Turkey’s AK Party using state-run TRT as propaganda mouthpiece

In a sign that the ruling Justice and Development Party (AK Party) is using Turkey’s state-run broadcaster as a mouthpiece for propaganda during the election campaign period, the Turkish Radio and Television Corporation (TRT) has been giving the lion’s share of campaign coverage airtime to the AK Party and leaving Turkey’s opposition with little chance to get their messages to the public.

The report showed clear violations of Turkish broadcasting law, which prohibits the TRT from engaging in “one-sided and partial” coverage of election campaigns. In a 2007 decision, the Supreme Election Board (YSK) reaffirmed the law, stating that “there will not be one-sided and biased broadcasting” and that “providing equal opportunity is obligatory.”

The regulator’s report, dated March 7, detailed time allocated between Feb. 22 and March 4. The AK Party got 812 minutes, the main opposition Republican People’s Party (CHP) got 45 minutes, the Nationalist Movement Party (MHP) got 48 minutes and the pro-Kurdish Peace and Democracy Party (BDP) got only two minutes.

According to the Radikal daily, 89.52 percent of TRT Haber’s broadcast of election campaigns was given to the ruling AK Party, 5.29 percent to the MHP, 4.96 percent to the CHP and only 0.22 percent to the BDP.

“The broadcast time allocations do not provide the equal opportunity for political parties that the public might expect,” Radikal said. The allocations, the daily stressed, violate both RTÜK regulations and the YSK’s decision prohibiting one-sided and partial coverage of election campaigns.

RTÜK’s report on the TRT’s campaign coverage will be sent to the YSK for evaluation. If the YSK decides the TRT is at fault, it will first issue a warning, and if the warning goes unheeded the election board can take punitive action, including stopping broadcasts.

RTÜK representative Süleyman Demirkan told the Hürriyet daily that he and RTÜK representative Ali Öztunç had visited TRT General Directorate and YSK about what he called biased coverage of the election campaigns. The TRT General Directorate promised to be more sensitive and responsive to the issue, Demirkan said, but “the biased coverage is still blatantly obvious.” He also noted that biased election coverage is mostly observed on the state-run TRT.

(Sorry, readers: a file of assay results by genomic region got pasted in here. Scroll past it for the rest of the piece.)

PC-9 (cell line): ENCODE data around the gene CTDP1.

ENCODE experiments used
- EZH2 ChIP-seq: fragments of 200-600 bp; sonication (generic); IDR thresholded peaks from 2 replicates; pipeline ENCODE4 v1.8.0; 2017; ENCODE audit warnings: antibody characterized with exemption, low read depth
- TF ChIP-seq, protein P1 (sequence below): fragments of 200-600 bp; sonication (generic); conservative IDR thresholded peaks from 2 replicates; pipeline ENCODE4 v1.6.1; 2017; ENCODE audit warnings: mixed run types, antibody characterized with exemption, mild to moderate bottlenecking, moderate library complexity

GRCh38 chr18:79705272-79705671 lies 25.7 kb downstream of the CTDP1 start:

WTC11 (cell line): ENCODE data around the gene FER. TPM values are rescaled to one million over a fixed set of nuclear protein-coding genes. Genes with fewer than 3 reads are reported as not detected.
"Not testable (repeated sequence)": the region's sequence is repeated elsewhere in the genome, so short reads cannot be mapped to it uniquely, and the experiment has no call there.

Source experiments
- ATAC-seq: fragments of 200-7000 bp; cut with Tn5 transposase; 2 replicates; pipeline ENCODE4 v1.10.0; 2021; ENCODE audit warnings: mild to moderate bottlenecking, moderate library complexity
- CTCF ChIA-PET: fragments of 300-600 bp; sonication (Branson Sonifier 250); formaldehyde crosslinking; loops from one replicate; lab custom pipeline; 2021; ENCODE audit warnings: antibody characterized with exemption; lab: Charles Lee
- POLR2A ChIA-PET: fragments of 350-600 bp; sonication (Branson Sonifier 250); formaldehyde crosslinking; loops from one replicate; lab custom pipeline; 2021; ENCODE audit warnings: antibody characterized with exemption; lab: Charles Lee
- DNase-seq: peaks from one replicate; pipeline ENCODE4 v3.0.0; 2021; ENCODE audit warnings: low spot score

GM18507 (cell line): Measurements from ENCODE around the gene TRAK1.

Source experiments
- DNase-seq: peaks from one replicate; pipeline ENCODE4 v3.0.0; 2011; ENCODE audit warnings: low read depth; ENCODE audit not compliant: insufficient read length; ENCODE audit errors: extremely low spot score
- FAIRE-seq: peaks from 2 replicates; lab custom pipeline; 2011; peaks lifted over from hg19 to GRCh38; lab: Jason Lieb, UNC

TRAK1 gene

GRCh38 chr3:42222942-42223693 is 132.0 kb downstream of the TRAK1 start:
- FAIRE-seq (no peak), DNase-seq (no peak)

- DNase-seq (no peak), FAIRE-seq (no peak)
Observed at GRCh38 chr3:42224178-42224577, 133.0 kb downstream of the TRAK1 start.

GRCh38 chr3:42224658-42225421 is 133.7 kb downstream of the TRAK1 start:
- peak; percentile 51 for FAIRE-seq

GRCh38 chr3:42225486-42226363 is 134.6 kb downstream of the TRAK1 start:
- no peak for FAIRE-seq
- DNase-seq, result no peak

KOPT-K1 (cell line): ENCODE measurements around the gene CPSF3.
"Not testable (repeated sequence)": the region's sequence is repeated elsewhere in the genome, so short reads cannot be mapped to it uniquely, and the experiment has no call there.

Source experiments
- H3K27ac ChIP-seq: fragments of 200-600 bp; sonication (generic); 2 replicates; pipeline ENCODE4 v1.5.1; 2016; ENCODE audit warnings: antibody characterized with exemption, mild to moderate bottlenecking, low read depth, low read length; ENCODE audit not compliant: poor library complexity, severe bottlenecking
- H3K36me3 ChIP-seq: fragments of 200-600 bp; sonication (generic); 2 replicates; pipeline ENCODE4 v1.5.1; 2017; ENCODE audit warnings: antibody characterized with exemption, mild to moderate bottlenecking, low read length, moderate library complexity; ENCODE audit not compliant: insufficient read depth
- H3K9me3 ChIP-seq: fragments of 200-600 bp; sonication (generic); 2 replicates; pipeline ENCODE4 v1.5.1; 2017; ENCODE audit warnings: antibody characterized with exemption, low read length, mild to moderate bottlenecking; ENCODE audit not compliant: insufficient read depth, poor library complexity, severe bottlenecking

The issue hits headlines amid heavy pressure on the Turkish media from the AK Party government as the ruling party battles a graft probe that went public on Dec. 17, 2013 and implicated three ministers’ sons as well as businessmen and high ranking officials.

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About yavuzbaydar

Yavuz Baydar has been an award-winning Turkish journalist, whose professional activity spans nearly four decades. In December 2013, Baydar co-founded the independent media platform, P24, Punto24, to monitor the media sector of Turkey, as well as organizing surveys, and training workshops. Baydar wrote opinion columns, in Turkish, liberal daily Ozgur Dusunce and news site Haberdar, and in English, daily Today's Zaman, on domestic and foreign policy issues related to Turkey, and media matters, until all had to cease publications due to growing political oppression. Currently, he writes regular chronicles for Die Süddeutsche Zeitung, and opinion columns for the Arab Weekly, as well as analysis for Index on Censorship. Baydar blogs with the Huffington Post, sharing his his analysis and views on Turkish politics, the Middle East, Balkans, Europe, U.S-Turkish relations, human rights, free speech, press freedom, history, etc. His opinion articles appeared at the New York Times, the Guardian, El Pais, Svenska Dagbladet, and Al Jazeera English online. Turkey’s first news ombudsman, beginning at Milliyet daily in 1999, Baydar worked in the same role as reader representative until 2014. His work included reader complaints with content, and commentary on media ethics. Working in a tough professional climate had its costs: he was twice forced to leave his job, after his self-critical columns on journalistic flaws and fabricated news stories. Baydar worked as producer and news presenter in Swedish Radio &TV Corp. (SR) Stockholm, Sweden between 1979-1991; as correspondent for Scandinavia and Baltics for Turkish daily Cumhuriyet between 1980-1992, and the BBC World Service, in early 1990's. Returning to Turkey in 1994, he worked as reporter and ediytor for various outlets in print, as well as hosting debate porogrammes in public and private TV channels. Baydar studied informatics, cybernetics and, later, had his journalism ediucatiob in the University of Stockholm. Baydar served as president of the U.S. based International Organizaton of News Ombudsmen (ONO) in 2003. He was a Knight-Wallace Fellow at University of Michigan in 2004. Baydar was given the Special Award of the European Press Prize (EPP), for 'excellence in journalism', along with the Guardian and Der Spiegel in 2014. He won the Umbria Journalism Award in March 2014 and Caravella/Mare Nostrum Prize in 2015; both in Italy. Baydar completed an extensive research on self-censorship, corruption in media, and growing threats over journalism in Turkey as a Shorenstein Fellow at the Kennedy School of Government at Harvard.
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